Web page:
Wood, who campaigned for expansion, told Idaho Reports in October he would consider an “appropriately crafted” work requirement for able-bodied people, with considerations for what might happen under a recession. Wood’s colleagues, however, may have different ideas for what “appropriately crafted” might mean.

In short, buckle up. The next few months are going to be critical.

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Paths to victory: What it will take for Idaho Democrats to win

Analysis by Devon Downey, Idaho Reports

 

Idaho Democrats are hoping that the “blue wave” will make its way here and carry candidates across the state to surprise victories.

Statewide, Democrats have their best chances in two races: Lt. Governor and Superintendent of Public Instruction. Both of these races are low profile, at least compared to the other races, and either are open or facing an unpopular incumbent.

The Lieutenant Governor race is interesting because of who the candidates are. Democratic nominee Kristin Collum is an Army veteran and former Micron and HP employee. Republican nominee Janice McGeachin was a state legislator for 10 years, before deciding that she would not seek a sixth term. McGeachin is also a small business owner and operates automotive businesses.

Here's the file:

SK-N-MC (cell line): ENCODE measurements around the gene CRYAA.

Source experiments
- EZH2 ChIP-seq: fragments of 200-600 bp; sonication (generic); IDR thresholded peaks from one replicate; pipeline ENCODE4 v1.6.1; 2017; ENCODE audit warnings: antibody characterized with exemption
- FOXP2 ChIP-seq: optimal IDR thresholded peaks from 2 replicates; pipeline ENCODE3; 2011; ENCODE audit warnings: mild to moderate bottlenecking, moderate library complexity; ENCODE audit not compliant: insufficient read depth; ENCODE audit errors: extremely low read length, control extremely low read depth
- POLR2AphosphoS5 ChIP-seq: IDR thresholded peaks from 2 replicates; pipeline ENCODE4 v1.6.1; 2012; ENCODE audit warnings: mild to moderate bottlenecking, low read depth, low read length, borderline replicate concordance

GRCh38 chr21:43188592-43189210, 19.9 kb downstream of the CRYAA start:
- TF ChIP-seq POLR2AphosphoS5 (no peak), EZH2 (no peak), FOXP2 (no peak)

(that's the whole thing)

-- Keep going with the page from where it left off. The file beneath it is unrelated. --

Collum originally started her campaign running alongside Jordan, claiming that they were running as a “joint ticket”, but has more recently distanced herself from Jordan and has been campaigning as the moderate choice that eschews ideologues from both the left and the right.

McGeachin has from the beginning of her campaign run as a staunch conservative, emphasizing her pro-life agenda and fighting against Proposition 2.

A race between a self-described moderate and a conservative can have some unexpected results. McGeachin won her five-way primary with just under 30% of the vote; far from the consensus choice among Republican voters. Her push for a resolution in the 2018 Idaho GOP convention stating the parties opposition to Prop 2 also may be unpalatable for Republicans like Reps. Fred Wood and Christy Perry, who have both been campaigning for Medicaid expansion.